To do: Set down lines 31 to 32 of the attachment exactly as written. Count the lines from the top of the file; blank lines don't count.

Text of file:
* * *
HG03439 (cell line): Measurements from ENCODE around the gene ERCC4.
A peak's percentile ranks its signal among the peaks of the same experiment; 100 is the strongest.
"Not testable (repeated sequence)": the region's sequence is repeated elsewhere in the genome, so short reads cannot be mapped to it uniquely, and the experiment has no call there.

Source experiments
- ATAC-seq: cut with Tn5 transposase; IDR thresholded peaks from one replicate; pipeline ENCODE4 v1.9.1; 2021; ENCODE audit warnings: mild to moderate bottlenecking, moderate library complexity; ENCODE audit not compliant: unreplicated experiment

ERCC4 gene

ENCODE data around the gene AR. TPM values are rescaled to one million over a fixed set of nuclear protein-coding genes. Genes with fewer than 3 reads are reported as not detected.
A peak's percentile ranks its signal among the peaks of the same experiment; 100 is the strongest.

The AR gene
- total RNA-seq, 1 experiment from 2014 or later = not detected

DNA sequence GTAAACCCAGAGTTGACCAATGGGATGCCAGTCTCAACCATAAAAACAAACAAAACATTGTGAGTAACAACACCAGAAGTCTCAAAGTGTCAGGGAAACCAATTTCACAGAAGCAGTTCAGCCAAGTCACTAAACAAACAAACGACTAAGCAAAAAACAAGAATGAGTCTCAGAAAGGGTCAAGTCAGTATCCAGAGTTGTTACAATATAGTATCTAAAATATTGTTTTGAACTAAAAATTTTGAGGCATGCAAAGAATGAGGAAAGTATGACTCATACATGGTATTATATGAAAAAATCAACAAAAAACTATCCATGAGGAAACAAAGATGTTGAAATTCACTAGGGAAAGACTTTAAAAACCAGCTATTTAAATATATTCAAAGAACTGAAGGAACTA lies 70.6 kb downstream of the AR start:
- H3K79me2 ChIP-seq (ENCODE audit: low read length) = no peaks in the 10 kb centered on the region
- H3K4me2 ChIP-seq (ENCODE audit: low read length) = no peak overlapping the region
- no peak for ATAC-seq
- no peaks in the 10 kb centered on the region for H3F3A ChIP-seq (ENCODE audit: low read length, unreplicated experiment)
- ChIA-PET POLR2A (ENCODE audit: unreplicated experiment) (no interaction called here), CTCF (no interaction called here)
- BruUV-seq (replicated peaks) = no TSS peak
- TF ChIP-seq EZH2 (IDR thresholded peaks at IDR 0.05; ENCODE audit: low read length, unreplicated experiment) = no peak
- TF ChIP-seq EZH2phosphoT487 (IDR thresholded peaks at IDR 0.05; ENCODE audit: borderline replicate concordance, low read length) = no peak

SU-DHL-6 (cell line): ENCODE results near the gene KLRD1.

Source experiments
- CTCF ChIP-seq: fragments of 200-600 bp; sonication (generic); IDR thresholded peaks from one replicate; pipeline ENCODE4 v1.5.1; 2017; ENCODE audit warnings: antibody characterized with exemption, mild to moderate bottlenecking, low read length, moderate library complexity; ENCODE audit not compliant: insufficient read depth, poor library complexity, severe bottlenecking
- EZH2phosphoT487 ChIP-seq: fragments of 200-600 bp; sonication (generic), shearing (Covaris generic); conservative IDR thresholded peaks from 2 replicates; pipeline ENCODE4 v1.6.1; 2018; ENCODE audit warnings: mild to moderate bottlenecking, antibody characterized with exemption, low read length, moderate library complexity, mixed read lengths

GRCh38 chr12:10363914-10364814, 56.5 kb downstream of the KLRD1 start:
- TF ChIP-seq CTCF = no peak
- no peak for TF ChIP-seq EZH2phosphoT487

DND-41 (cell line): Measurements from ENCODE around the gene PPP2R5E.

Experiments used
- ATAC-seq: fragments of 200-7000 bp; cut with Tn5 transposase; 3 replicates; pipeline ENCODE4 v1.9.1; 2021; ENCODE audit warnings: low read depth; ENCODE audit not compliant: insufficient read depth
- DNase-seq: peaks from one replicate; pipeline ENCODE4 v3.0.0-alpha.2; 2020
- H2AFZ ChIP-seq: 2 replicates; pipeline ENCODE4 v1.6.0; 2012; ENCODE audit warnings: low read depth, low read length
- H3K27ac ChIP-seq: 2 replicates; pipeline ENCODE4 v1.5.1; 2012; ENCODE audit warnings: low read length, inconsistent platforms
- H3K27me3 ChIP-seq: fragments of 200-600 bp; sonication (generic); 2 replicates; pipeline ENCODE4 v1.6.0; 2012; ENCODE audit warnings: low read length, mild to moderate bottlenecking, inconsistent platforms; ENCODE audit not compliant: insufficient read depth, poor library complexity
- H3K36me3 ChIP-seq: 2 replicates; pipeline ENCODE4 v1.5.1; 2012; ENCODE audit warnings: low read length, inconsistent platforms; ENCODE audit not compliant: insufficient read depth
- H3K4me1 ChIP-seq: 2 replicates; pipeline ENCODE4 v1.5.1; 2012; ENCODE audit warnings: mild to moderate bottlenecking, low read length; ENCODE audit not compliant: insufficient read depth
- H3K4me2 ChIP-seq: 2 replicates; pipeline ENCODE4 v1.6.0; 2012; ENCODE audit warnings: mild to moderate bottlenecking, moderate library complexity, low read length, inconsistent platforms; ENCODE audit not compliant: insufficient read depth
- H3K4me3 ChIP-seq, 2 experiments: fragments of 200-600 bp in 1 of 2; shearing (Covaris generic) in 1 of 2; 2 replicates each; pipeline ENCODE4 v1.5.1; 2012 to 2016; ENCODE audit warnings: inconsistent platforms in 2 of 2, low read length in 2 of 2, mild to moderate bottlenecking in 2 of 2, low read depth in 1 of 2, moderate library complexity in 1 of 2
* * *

- H2AFZ ChIP-seq: 2 replicates; pipeline ENCODE4 v1.6.0; 2012; ENCODE audit warnings: low read depth, low read length
- H3K27ac ChIP-seq: 2 replicates; pipeline ENCODE4 v1.5.1; 2012; ENCODE audit warnings: low read length, inconsistent platforms